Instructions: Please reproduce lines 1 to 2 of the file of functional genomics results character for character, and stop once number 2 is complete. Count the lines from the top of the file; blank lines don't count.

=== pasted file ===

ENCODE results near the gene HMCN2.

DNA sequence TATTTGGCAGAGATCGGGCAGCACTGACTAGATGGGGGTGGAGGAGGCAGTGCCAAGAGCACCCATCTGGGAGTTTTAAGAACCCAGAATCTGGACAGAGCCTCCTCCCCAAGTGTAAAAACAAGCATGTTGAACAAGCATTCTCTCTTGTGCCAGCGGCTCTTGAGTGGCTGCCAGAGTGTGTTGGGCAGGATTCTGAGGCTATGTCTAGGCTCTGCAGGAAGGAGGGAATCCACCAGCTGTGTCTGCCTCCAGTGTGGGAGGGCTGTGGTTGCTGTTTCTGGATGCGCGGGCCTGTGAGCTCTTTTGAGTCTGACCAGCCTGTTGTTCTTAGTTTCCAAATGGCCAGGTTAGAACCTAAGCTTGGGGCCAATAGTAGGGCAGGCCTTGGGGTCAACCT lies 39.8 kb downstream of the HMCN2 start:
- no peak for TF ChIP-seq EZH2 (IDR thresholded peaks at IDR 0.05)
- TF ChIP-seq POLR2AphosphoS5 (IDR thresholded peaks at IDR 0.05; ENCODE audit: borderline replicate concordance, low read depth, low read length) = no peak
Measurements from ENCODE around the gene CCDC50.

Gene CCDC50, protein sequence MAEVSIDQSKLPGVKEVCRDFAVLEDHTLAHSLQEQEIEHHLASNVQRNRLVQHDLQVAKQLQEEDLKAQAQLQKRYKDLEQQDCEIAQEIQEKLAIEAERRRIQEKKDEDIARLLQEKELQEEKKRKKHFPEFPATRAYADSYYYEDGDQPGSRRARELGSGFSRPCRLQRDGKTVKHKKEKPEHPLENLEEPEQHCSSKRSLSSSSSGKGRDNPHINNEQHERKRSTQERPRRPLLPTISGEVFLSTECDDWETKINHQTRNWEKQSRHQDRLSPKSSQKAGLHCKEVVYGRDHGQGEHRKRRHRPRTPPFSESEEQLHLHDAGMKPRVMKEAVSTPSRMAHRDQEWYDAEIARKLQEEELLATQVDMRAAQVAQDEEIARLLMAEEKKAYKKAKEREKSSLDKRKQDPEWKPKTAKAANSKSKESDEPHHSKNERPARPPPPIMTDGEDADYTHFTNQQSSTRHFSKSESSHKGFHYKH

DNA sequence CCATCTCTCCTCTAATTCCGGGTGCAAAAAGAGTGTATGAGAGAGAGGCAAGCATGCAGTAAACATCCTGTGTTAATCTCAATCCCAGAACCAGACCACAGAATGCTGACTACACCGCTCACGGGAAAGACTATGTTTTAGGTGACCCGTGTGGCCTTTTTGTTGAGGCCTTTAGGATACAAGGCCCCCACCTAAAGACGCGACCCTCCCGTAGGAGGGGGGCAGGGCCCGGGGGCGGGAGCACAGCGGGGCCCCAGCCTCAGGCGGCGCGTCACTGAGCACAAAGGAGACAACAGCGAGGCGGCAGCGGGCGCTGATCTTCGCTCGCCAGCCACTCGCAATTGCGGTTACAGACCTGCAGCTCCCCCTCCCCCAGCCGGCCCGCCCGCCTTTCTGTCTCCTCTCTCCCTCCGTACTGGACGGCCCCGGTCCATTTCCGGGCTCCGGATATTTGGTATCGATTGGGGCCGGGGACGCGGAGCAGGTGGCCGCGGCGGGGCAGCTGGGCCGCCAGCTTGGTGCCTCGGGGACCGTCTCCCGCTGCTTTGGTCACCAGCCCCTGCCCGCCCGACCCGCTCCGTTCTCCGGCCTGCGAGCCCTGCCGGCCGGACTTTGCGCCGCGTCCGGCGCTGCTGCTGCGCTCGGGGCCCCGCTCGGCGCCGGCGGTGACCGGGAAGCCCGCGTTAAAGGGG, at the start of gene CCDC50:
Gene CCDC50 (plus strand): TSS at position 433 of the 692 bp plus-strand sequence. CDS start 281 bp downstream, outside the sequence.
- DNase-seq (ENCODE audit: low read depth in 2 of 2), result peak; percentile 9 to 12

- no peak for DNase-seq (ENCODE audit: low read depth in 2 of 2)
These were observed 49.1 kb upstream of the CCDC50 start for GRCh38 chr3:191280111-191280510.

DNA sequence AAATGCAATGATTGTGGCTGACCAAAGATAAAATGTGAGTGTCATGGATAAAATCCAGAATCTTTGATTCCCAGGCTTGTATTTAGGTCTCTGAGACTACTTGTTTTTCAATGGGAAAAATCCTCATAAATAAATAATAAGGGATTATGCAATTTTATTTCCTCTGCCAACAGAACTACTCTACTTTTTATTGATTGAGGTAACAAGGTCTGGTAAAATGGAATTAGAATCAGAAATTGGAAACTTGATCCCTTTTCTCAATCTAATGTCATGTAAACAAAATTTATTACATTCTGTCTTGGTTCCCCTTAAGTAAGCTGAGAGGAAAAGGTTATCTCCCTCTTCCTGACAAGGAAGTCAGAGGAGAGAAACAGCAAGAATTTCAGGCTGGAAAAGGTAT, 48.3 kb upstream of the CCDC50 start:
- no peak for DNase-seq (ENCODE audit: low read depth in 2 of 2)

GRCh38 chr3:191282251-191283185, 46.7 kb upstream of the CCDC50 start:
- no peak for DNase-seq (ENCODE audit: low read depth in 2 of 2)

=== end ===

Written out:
ENCODE results near the gene HMCN2.

DNA sequence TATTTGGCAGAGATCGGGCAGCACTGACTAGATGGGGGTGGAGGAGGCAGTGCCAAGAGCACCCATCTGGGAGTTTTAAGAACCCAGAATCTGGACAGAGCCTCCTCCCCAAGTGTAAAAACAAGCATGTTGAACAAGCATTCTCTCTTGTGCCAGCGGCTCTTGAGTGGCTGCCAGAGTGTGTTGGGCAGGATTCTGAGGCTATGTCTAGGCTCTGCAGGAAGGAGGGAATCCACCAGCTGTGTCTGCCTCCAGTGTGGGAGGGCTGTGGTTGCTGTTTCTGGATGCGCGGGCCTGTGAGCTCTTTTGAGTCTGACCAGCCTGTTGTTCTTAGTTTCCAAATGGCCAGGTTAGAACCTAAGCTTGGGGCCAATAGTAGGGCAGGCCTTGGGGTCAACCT lies 39.8 kb downstream of the HMCN2 start: